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A TEST OF ARBITRAGE PRICING THEORY: EVIDENCE FROM MALAYSIA

This study uses monthly data (from September 1988 to June 1997) on 213 stocks listed on the Main Board of the Kuala Lumpur Stock Exchange to investigate whether cross-sectional variations in stock returns are sufficiently explained by the Arbitrage Pricing Theory (APT). The study uses two approaches... Full description

Journal Title: The Asia Pacific journal of economics & business 2001, Vol.5 (1), p.76
Main Author: Ch'ng Huck Khoon
Other Authors: G S Gupta
Format: Electronic Article Electronic Article
Language: English
Subjects:
Quelle: Alma/SFX Local Collection
Publisher: Perth: Asia Pacific Journal of Economics and Business
ID: ISSN: 1326-8481
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title: A TEST OF ARBITRAGE PRICING THEORY: EVIDENCE FROM MALAYSIA
format: Article
creator:
  • Ch'ng Huck Khoon
  • G S Gupta
subjects:
  • Arbitrage
  • Capital assets
  • CAPM
  • Discriminant analysis
  • Emerging markets
  • Macroeconomics
  • Rates of return
  • Securities markets
  • Stock exchanges
  • Studies
ispartof: The Asia Pacific journal of economics & business, 2001, Vol.5 (1), p.76
description: This study uses monthly data (from September 1988 to June 1997) on 213 stocks listed on the Main Board of the Kuala Lumpur Stock Exchange to investigate whether cross-sectional variations in stock returns are sufficiently explained by the Arbitrage Pricing Theory (APT). The study uses two approaches-factor analysis and the macroeconomic factors technique. The results indicate that the APT model is quite robust, and that two unknown factors are significant in the first approach and just one (expected inflation) in the second approach to explaining the cross-sectional variations in stock returns. [PUBLICATION ABSTRACT]
language: eng
source: Alma/SFX Local Collection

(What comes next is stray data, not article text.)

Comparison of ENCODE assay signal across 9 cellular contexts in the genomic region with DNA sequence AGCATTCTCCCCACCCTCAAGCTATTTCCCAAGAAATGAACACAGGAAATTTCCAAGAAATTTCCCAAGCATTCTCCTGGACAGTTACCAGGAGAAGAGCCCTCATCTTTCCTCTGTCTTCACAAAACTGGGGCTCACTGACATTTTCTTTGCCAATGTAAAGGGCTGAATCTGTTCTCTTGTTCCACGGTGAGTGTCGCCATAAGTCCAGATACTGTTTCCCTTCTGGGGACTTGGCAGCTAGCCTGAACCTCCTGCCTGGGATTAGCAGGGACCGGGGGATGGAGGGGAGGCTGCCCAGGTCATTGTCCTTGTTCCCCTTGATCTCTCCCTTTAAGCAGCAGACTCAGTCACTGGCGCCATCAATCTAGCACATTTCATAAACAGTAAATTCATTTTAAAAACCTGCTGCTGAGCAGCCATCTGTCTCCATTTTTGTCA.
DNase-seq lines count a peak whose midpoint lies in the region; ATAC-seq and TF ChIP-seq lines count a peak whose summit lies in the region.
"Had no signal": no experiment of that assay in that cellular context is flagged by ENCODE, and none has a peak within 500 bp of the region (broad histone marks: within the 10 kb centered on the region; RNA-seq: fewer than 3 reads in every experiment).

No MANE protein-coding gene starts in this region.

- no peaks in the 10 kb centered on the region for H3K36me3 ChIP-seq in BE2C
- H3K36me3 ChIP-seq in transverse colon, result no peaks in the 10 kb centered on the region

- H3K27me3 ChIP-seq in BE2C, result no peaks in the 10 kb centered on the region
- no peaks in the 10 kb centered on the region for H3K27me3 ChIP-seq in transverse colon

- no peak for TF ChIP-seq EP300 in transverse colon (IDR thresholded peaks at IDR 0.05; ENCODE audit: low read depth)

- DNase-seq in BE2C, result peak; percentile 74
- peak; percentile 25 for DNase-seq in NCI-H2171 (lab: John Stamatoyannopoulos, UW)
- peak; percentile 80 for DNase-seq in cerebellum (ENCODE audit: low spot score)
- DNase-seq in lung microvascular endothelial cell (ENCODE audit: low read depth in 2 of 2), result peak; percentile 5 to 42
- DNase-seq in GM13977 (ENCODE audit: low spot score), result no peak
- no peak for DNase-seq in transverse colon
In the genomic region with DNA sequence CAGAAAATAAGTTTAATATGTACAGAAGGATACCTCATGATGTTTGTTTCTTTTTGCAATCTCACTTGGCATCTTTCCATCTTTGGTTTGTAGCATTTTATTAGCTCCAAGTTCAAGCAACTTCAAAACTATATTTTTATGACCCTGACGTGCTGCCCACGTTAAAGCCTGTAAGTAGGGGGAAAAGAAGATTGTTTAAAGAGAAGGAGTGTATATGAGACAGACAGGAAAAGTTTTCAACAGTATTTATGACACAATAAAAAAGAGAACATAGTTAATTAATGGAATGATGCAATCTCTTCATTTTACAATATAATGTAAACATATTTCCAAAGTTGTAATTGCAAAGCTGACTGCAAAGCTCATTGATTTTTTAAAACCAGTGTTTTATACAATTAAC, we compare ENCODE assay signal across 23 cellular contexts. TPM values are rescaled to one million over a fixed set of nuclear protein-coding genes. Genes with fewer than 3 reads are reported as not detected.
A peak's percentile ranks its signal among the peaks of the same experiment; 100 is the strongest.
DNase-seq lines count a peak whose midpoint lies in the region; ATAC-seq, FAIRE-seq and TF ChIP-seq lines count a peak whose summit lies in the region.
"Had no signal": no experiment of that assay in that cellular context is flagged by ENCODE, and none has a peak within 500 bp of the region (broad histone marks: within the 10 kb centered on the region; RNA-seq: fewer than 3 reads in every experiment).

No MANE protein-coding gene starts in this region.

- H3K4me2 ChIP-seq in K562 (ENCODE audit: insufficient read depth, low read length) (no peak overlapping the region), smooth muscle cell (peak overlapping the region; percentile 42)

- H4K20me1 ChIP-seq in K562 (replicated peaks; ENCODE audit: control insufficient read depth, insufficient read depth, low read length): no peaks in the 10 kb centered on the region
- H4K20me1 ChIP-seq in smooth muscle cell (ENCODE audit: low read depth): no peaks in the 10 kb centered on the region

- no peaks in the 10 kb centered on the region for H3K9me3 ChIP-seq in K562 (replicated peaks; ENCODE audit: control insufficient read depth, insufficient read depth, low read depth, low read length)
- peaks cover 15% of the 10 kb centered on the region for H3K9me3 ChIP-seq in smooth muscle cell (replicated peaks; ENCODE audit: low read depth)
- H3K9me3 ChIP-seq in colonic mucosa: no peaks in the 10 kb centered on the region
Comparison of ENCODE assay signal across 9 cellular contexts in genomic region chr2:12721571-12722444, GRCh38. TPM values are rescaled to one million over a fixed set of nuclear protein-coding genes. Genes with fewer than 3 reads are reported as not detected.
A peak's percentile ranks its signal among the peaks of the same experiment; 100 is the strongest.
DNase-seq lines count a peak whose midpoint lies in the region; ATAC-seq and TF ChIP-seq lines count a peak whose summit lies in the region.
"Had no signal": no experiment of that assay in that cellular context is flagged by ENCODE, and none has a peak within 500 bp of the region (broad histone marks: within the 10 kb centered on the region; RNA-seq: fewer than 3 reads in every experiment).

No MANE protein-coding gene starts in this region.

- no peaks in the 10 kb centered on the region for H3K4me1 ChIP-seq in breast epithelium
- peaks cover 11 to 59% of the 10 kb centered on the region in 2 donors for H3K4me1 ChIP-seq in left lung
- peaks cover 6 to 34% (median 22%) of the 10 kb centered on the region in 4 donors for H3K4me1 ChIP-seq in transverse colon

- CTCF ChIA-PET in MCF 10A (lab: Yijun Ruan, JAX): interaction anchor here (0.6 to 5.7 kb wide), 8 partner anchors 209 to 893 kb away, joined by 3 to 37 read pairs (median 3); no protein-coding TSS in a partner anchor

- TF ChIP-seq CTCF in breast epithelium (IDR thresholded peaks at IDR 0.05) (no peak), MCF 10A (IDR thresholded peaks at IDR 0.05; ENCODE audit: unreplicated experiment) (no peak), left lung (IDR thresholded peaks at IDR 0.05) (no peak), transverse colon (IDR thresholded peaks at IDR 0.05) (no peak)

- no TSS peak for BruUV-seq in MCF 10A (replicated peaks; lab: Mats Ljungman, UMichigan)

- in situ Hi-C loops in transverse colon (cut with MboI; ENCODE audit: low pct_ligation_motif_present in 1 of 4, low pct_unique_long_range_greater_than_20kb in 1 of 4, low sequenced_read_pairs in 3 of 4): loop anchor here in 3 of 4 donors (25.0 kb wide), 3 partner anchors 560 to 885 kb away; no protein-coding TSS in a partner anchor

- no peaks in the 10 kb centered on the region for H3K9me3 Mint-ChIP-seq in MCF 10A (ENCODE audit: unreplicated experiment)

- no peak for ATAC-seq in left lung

identifier: ISSN: 1326-8481
fulltext: fulltext
issn:
  • 1326-8481
url: Link


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titleA TEST OF ARBITRAGE PRICING THEORY: EVIDENCE FROM MALAYSIA
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descriptionThis study uses monthly data (from September 1988 to June 1997) on 213 stocks listed on the Main Board of the Kuala Lumpur Stock Exchange to investigate whether cross-sectional variations in stock returns are sufficiently explained by the Arbitrage Pricing Theory (APT). The study uses two approaches-factor analysis and the macroeconomic factors technique. The results indicate that the APT model is quite robust, and that two unknown factors are significant in the first approach and just one (expected inflation) in the second approach to explaining the cross-sectional variations in stock returns. [PUBLICATION ABSTRACT]
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issn1326-8481
abstractThis study uses monthly data (from September 1988 to June 1997) on 213 stocks listed on the Main Board of the Kuala Lumpur Stock Exchange to investigate whether cross-sectional variations in stock returns are sufficiently explained by the Arbitrage Pricing Theory (APT). The study uses two approaches-factor analysis and the macroeconomic factors technique. The results indicate that the APT model is quite robust, and that two unknown factors are significant in the first approach and just one (expected inflation) in the second approach to explaining the cross-sectional variations in stock returns. [PUBLICATION ABSTRACT]
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